The Entertainer, Royal Exchange, Manchester

1950s Britain was a dreary place, still dominated by post war poverty and still coming to terms with the end of empire. The sort of place from which so many would seek the escape of the new world, as — and this gives nothing away — John Osbourne’s Entertainer, Archie Rice, eventually does. As this old England dies with it goes its culture. There is no place for the old music halls or for wheeler dealer types like Archie.

And yet the play fails to engage. A major problem is Laura Rees, who plays Archie’s daughter Jean. Sadly the best we can say about her is that she has very good posture, which she demonstrates by standing far too stiffly most of the time. We learn what Jean is experiencing not through Laura Rees’s performance, but from how others react to her: ‘you’re looking peaky,’ she’s told. ‘Is she?’ we think.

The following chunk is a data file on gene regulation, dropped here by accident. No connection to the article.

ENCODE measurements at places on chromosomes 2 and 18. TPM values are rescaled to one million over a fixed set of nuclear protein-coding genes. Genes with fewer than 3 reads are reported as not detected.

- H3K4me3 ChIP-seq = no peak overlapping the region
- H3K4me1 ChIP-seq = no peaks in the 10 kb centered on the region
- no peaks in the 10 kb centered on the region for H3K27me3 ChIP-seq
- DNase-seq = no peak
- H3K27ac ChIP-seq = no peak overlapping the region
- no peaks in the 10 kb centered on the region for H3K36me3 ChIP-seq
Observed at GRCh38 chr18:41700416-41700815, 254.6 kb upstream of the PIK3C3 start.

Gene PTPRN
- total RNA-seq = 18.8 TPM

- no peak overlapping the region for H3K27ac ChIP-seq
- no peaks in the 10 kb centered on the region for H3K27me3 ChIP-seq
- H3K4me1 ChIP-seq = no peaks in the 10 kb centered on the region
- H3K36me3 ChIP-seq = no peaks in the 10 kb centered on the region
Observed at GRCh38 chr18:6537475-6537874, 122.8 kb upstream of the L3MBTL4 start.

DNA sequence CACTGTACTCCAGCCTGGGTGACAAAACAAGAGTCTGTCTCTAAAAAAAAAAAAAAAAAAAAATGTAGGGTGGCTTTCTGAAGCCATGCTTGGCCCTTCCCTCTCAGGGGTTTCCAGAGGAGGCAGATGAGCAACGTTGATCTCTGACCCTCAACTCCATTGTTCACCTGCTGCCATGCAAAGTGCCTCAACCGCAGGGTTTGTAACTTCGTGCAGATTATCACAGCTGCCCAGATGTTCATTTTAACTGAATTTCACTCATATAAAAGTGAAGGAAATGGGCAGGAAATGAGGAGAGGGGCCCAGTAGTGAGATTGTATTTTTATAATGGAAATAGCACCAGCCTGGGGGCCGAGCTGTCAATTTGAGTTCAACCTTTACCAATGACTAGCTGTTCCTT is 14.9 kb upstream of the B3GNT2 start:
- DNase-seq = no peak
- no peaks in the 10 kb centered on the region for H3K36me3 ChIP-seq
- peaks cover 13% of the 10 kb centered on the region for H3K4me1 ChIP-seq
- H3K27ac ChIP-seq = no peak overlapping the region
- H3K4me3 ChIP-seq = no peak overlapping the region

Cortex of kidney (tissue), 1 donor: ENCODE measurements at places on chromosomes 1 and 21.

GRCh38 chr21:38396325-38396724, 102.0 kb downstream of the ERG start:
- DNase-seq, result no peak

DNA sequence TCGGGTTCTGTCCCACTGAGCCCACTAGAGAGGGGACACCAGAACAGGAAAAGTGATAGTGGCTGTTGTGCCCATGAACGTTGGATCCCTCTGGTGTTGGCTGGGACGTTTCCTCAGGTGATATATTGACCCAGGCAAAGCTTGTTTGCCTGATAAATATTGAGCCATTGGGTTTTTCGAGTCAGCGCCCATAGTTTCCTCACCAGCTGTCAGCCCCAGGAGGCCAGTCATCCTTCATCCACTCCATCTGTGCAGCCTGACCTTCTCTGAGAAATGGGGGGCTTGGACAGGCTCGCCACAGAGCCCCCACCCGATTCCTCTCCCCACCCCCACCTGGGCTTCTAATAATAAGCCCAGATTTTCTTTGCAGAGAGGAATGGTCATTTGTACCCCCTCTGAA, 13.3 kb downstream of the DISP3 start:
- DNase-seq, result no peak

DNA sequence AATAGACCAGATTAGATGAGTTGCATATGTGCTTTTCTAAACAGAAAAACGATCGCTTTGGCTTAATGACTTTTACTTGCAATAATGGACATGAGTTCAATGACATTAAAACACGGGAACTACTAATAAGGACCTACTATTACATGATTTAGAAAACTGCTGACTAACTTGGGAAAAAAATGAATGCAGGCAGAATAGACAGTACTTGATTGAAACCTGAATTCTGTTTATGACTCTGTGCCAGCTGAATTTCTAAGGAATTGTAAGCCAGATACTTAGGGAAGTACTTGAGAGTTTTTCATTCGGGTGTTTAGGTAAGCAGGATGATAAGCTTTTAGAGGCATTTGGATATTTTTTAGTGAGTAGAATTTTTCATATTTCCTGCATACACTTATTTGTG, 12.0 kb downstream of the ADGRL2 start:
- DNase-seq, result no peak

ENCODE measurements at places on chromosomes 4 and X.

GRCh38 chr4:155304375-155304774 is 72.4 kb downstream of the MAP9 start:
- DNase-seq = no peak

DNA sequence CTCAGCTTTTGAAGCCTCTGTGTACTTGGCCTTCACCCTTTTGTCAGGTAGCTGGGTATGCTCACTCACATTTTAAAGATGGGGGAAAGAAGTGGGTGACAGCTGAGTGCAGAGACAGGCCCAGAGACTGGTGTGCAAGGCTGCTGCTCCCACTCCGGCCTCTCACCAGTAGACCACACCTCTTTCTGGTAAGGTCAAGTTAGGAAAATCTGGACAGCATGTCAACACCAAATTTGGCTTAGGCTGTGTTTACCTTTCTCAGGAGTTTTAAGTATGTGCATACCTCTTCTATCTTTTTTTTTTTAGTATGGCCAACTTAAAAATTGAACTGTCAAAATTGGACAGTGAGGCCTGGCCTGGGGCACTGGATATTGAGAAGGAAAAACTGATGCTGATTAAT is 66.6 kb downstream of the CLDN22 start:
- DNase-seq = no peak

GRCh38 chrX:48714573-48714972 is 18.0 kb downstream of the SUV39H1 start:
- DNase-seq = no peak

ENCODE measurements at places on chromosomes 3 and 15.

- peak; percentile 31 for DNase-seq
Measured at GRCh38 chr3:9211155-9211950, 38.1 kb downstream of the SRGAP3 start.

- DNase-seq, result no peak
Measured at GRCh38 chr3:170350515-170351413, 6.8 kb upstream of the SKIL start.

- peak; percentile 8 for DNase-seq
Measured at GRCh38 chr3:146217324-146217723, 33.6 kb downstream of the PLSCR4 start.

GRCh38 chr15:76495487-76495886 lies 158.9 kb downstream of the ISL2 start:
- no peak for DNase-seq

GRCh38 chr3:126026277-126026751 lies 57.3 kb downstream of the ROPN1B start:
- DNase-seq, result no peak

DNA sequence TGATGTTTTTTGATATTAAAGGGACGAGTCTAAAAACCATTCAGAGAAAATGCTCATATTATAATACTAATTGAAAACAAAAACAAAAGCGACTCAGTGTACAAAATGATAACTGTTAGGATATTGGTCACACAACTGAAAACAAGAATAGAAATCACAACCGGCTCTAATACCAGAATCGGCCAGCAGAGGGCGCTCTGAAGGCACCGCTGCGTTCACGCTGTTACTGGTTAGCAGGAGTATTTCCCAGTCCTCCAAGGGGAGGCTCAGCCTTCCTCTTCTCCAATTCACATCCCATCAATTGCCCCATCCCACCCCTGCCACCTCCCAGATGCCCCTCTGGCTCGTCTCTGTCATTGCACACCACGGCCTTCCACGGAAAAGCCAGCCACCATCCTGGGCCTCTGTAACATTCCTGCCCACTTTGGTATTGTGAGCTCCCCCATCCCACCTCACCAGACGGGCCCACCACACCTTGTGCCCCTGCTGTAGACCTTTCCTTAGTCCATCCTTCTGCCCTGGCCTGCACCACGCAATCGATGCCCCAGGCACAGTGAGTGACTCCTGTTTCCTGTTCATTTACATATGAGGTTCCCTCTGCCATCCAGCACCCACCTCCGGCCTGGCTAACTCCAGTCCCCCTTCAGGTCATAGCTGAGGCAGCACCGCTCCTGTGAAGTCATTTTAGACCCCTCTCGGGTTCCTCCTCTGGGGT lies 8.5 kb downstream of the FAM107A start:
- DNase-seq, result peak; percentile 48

This is a shame because it is through young Jean’s eyes that we are expected to witness this crumbling vision of the 1950s. Her grandfather was a music hall legend and her father would be too if only the music hall wasn’t dying. Bravely, Jean has attended some anti-government protest in Trafalgar Square — we assume against Suez — and her apparent radicalism worries her more conservative elders. She can see the old world order is over and she can see the family business is over too. Yet sadly Laura Rees’s performance in anything pivotal, being instead the weak link that brings the whole thing down.

David Schofield presents a rounded and believable Archie, but nobody really wins our sympathy.

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